Women from Hackney’s History, Hackney Society, book review: ‘Testimony to how high women can rise’

Artist Khadija Saye, who died in the Grenfell fire, features in the book. Photograph: Ingrid Swenson, PEER

March is Women’s History Month, and to help us celebrate, the Hackney Society has published a new book called Women from Hackney’s History.

The 160-page volume, packed full of pictures and reproduced archival material, celebrates the lives and achievements of 113 women with local connections who distinguished themselves in various ways between the 15th and the 21st centuries.

There are famous names such as Mary Wolstonecraft, Mo Mowlam and Barbara Windsor, but also a wide range of lesser-known individuals. These include fascinating historical figures such as jiu-jitsu-trained suffragette Edith Garrud, who tossed policemen over her shoulder, and social worker Rebecca Jarrett, who helped to expose child sex trafficking in Victorian England.

Photographer Jo Spence is one of the many creative local women included in the book.
Photograph: courtesy Hackney Society

Some of the women are remembered for their derring-do, including 18th-century soldier Hannah Snell, who fought in both army and navy disguised as a man, and racing driver Dorothy Levitt, who invented the rear-view mirror by fishing round in her handbag for the means to see behind her car.

Scientists also abound: 18th-century mathematician Margaretta Beaufoy helped her husband to make important discoveries in astronomy; early 20th-century engineer Verena Holmes founded her own firm of women-only engineers and patented numerous inventions; and paediatrician Helen McKay made important breakthroughs in the link between child nutrition and health.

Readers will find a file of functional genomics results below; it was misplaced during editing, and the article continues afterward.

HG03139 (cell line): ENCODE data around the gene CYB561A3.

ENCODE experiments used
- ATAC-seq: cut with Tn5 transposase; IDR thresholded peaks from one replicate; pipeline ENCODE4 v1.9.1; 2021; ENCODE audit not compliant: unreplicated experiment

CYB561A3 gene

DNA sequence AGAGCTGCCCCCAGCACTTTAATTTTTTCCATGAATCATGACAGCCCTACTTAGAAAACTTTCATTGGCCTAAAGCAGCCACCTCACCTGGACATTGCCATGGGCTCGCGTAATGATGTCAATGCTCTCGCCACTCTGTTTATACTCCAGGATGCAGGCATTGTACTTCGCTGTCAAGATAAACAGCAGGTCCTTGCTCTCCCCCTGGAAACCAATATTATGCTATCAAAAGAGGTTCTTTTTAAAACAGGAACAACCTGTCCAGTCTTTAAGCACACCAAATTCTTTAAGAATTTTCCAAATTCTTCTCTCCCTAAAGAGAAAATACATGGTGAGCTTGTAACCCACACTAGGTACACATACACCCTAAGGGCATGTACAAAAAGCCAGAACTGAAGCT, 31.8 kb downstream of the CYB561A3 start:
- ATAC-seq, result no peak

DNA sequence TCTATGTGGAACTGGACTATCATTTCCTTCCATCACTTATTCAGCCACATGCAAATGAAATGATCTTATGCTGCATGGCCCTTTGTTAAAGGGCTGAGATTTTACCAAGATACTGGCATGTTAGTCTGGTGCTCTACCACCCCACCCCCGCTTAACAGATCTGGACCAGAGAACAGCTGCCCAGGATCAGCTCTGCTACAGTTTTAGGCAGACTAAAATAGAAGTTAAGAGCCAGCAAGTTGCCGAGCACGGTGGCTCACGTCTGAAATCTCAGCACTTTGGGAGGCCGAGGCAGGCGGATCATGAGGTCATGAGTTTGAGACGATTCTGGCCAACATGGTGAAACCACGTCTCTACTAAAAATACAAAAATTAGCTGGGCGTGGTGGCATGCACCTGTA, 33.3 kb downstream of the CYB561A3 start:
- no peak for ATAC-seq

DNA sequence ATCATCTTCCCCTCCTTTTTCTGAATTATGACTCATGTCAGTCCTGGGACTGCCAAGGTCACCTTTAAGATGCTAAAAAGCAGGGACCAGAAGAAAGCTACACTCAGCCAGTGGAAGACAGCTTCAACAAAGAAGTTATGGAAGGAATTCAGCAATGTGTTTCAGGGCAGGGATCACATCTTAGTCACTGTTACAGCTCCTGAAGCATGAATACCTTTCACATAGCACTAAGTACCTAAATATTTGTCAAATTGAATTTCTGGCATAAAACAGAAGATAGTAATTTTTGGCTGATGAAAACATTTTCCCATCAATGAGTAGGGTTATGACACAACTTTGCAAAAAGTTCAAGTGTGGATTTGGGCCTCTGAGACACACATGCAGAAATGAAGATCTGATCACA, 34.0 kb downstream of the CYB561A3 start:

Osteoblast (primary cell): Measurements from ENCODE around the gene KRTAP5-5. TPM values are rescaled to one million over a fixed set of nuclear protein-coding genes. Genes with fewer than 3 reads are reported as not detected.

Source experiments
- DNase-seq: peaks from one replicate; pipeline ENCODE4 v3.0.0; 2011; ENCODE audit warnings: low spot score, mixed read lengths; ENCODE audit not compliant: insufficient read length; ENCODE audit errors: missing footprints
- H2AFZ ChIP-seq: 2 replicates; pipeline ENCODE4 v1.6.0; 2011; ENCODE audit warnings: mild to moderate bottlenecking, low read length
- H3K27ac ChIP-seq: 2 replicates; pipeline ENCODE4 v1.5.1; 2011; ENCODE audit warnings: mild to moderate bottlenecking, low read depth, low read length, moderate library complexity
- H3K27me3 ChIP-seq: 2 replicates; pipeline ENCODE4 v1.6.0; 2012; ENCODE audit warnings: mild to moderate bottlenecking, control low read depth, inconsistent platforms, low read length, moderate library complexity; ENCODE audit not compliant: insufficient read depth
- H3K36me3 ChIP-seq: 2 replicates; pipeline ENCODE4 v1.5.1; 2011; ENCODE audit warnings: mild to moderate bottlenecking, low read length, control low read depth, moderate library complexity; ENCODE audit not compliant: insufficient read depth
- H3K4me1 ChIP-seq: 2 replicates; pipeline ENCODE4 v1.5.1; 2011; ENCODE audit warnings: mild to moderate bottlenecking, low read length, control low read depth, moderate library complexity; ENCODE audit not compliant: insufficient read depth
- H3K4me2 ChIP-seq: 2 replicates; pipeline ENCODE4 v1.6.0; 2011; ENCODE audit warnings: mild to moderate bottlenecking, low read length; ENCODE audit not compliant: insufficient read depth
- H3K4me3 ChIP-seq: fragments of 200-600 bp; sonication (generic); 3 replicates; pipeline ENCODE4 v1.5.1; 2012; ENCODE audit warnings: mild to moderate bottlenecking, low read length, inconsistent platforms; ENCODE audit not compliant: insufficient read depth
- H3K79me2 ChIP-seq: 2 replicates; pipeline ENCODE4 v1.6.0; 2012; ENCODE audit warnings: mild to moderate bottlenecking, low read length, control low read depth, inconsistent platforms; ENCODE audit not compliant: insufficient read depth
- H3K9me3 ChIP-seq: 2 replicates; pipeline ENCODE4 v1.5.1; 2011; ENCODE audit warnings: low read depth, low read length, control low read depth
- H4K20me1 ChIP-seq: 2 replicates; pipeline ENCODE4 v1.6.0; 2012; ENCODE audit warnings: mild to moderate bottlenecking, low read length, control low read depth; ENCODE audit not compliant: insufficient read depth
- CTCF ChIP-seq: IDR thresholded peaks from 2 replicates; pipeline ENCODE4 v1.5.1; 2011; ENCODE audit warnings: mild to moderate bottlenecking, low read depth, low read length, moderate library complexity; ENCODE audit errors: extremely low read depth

Clara Ludski founded the Rio with husband Walter. Photograph: courtesy Hackney Society

And, of course, Hackney has been home to a great many creative women over the years. Among those featured in this volume are Anna Letitia Barbauld, 18th-century poet and political activist (after whom Barbauld Road in Stoke Newington is named); artist Khadija Saye, who worked in Hackney and in 2017 was the youngest person to exhibit at the Diaspora Pavilion of the Venice Biennale, before dying tragically later that same year in the Grenfell Tower fire; founder of Dalston’s Rio cinema Clara Ludski; and Jo Spence, 20th-century socialist feminist agitprop photographer.

This inspiring book is noteworthy for the variety of the women it commemorates – people from all over the world, from all social strata. It is testimony to how high women can rise, how low they can fall, and the wondrous things they can accomplish in between.

Women from Hackney’s History is published by the Hackney Society. ISBN: 978 1800 492 103; RRP: £12.00.

For more information, including how to preorder the book, visit hackneysociety.org